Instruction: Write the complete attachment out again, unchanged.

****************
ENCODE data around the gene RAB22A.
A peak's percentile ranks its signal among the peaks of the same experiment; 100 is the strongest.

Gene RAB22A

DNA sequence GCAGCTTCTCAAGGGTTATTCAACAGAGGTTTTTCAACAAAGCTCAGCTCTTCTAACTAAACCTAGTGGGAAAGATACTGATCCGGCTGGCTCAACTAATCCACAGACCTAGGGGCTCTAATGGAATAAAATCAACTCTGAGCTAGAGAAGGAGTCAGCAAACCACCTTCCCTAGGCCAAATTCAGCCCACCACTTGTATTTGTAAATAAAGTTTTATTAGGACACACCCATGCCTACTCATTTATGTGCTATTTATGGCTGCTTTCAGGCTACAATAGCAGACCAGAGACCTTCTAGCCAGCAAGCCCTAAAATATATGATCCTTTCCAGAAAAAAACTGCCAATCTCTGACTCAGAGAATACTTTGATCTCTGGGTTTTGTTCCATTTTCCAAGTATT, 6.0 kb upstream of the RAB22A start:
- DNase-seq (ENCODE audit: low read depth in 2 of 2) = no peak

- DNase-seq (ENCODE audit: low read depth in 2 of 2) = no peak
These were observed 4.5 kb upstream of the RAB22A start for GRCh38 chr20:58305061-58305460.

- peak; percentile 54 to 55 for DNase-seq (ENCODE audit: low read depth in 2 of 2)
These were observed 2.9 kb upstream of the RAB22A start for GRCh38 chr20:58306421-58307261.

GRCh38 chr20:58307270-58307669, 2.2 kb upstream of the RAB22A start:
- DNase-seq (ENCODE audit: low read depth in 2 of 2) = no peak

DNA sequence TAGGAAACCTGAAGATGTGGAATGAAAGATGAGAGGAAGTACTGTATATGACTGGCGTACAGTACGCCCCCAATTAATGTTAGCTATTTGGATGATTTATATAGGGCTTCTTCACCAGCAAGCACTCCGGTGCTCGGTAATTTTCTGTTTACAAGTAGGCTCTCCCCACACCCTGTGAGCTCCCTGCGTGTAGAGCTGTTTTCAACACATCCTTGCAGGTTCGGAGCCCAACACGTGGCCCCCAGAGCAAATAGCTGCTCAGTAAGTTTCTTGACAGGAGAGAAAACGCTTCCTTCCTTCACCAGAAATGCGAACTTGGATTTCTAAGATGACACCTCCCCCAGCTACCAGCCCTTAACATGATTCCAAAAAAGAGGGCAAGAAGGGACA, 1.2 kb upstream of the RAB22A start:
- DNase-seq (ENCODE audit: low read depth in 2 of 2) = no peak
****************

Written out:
ENCODE data around the gene RAB22A.
A peak's percentile ranks its signal among the peaks of the same experiment; 100 is the strongest.

Gene RAB22A

DNA sequence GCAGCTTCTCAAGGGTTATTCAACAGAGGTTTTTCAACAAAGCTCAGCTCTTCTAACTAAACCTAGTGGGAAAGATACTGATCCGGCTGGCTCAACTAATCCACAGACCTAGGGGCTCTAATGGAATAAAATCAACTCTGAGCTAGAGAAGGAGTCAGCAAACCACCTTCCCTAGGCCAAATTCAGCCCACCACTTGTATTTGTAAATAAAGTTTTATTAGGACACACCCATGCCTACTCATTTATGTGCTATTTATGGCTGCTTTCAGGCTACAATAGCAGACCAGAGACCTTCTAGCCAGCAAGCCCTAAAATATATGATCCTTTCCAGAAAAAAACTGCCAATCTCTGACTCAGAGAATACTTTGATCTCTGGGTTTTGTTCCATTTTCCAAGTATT, 6.0 kb upstream of the RAB22A start:
- DNase-seq (ENCODE audit: low read depth in 2 of 2) = no peak

- DNase-seq (ENCODE audit: low read depth in 2 of 2) = no peak
These were observed 4.5 kb upstream of the RAB22A start for GRCh38 chr20:58305061-58305460.

- peak; percentile 54 to 55 for DNase-seq (ENCODE audit: low read depth in 2 of 2)
These were observed 2.9 kb upstream of the RAB22A start for GRCh38 chr20:58306421-58307261.

GRCh38 chr20:58307270-58307669, 2.2 kb upstream of the RAB22A start:
- DNase-seq (ENCODE audit: low read depth in 2 of 2) = no peak

DNA sequence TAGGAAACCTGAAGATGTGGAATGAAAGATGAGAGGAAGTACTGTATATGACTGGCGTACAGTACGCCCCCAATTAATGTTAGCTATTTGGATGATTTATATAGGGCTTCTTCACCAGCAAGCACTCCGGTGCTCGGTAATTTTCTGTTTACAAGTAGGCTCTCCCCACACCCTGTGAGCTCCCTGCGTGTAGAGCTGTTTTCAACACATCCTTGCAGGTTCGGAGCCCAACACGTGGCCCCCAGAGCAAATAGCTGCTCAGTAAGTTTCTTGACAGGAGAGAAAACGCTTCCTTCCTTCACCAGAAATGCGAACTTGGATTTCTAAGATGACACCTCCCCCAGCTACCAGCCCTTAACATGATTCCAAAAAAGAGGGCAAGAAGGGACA, 1.2 kb upstream of the RAB22A start:
- DNase-seq (ENCODE audit: low read depth in 2 of 2) = no peak